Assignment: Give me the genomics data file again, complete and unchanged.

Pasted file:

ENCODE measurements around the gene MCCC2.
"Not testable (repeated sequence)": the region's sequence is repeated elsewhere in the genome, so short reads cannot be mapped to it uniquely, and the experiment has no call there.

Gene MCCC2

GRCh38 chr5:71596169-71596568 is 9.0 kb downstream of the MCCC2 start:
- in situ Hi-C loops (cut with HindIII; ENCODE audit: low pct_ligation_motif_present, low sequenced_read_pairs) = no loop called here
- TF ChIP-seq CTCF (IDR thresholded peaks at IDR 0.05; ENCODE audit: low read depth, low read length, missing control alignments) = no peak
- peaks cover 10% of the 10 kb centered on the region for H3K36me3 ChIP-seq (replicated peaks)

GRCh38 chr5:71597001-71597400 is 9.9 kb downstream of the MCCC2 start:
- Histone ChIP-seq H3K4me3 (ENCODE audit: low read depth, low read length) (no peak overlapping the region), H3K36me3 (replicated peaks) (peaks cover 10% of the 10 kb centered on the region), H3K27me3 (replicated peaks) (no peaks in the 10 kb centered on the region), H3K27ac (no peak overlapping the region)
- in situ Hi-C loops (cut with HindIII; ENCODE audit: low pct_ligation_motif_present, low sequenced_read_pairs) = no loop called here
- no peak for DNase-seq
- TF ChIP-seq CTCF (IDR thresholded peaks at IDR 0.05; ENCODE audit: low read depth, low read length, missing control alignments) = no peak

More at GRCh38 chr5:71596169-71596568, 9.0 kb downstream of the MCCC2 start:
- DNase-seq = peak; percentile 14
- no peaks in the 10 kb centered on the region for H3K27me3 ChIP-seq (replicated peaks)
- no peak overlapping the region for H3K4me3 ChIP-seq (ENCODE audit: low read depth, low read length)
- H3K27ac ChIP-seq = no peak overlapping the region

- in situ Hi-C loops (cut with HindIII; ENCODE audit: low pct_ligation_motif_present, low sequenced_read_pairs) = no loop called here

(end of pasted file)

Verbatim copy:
ENCODE measurements around the gene MCCC2.
"Not testable (repeated sequence)": the region's sequence is repeated elsewhere in the genome, so short reads cannot be mapped to it uniquely, and the experiment has no call there.

Gene MCCC2

GRCh38 chr5:71596169-71596568 is 9.0 kb downstream of the MCCC2 start:
- in situ Hi-C loops (cut with HindIII; ENCODE audit: low pct_ligation_motif_present, low sequenced_read_pairs) = no loop called here
- TF ChIP-seq CTCF (IDR thresholded peaks at IDR 0.05; ENCODE audit: low read depth, low read length, missing control alignments) = no peak
- peaks cover 10% of the 10 kb centered on the region for H3K36me3 ChIP-seq (replicated peaks)

GRCh38 chr5:71597001-71597400 is 9.9 kb downstream of the MCCC2 start:
- Histone ChIP-seq H3K4me3 (ENCODE audit: low read depth, low read length) (no peak overlapping the region), H3K36me3 (replicated peaks) (peaks cover 10% of the 10 kb centered on the region), H3K27me3 (replicated peaks) (no peaks in the 10 kb centered on the region), H3K27ac (no peak overlapping the region)
- in situ Hi-C loops (cut with HindIII; ENCODE audit: low pct_ligation_motif_present, low sequenced_read_pairs) = no loop called here
- no peak for DNase-seq
- TF ChIP-seq CTCF (IDR thresholded peaks at IDR 0.05; ENCODE audit: low read depth, low read length, missing control alignments) = no peak

More at GRCh38 chr5:71596169-71596568, 9.0 kb downstream of the MCCC2 start:
- DNase-seq = peak; percentile 14
- no peaks in the 10 kb centered on the region for H3K27me3 ChIP-seq (replicated peaks)
- no peak overlapping the region for H3K4me3 ChIP-seq (ENCODE audit: low read depth, low read length)
- H3K27ac ChIP-seq = no peak overlapping the region

- in situ Hi-C loops (cut with HindIII; ENCODE audit: low pct_ligation_motif_present, low sequenced_read_pairs) = no loop called here